Control Measures & Information on Tick-Borne Diseases - Home

Control Measures & Information on Tick-Borne Diseases

Date: May 17, 2017

Tick-borne diseases are bacterial illness that spread to humans through infected ticks.  Tick-borne diseases are not spread person-to-person.  Ticks can become infected from bacteria or parasites when feeding on small mammals.  Different tick-borne diseases are caused by different micro-organisms and it is possible to be infected by more than one tick-borne disease at the same time.  Some common tick-borne diseases in New Jersey are:     Lyme disease, Rocky Mountain Spotted Fever, Babesiosis, Anaplasmosis and Ehrlichiosis.  Over the past 10 years, New Jersey has consistently reported near the top for Lyme disease cases in the United States.

Symptoms of tick-borne diseases may not be present themselves for up to 8 weeks.  Such symptoms will vary depending on the transmitted disease.

Here is a list of some symptoms of tick-borne diseases:

  • Skin rash
  • Malaise or feeling tired
  • Fever and/or chills
  • Dizziness
  • Muscle aches
  • Stiff neck
  • Headache
  • Joint pain


How can tick-borne diseases be prevented?

  • Avoid wooded areas with thick, dense shrubs, high grass and lots of leaves
  • Wear long, solid and light colored clothing with pants tucked into socks when outdoors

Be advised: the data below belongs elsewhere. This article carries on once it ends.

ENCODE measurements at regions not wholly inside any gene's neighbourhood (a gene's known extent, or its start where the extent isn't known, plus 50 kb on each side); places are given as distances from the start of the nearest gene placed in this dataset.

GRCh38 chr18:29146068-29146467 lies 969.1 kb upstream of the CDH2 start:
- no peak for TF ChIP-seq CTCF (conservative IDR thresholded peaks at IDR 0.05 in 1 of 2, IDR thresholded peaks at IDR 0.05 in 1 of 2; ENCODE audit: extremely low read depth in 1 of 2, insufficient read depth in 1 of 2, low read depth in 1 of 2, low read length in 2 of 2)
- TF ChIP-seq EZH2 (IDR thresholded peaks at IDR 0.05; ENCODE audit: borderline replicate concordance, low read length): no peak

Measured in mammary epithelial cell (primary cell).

• When outdoors, apply EPA-registered insect repellent on exposed skin and clothing
  • Keep patios, decks and playground equipment away from trees and yard edges
  • Keep yard and lawn trimmed and mowed to make less attractive to ticks
  • Take extra precaution in Summer months when tick diseases are more active
  • Keep grounds under bird feeders clean
  • If you hike, stay in center of trail and not in the brush


Other helpful tips on controlling the spread of tick-borne diseases include the following:

  • Remove ticks from clothing before entering the house
  • Wash clothing with hot water and use high heat to dry the garments
  • Perform daily tick checks after being outdoors, especially armpits, scalp and groin areas


If you find a tick on or in your skin, make sure to do the following:

  • Use fine tipped tweezers to remove the tick
  • Grab the tick close to the skin with the tweezers and pull straight out (do not twist tick)
  • Remove the tick completely
  • After completely removing the tick, clean your skin with soap and warm water
  • Contact your healthcare provider if you develop or exhibit any symptoms
  • Do NOT use petroleum jelly, hot matches, nail polish remover or other products to remove ticks


For more information on tick-borne diseases, please go to the following websites:

Tick Fact Sheet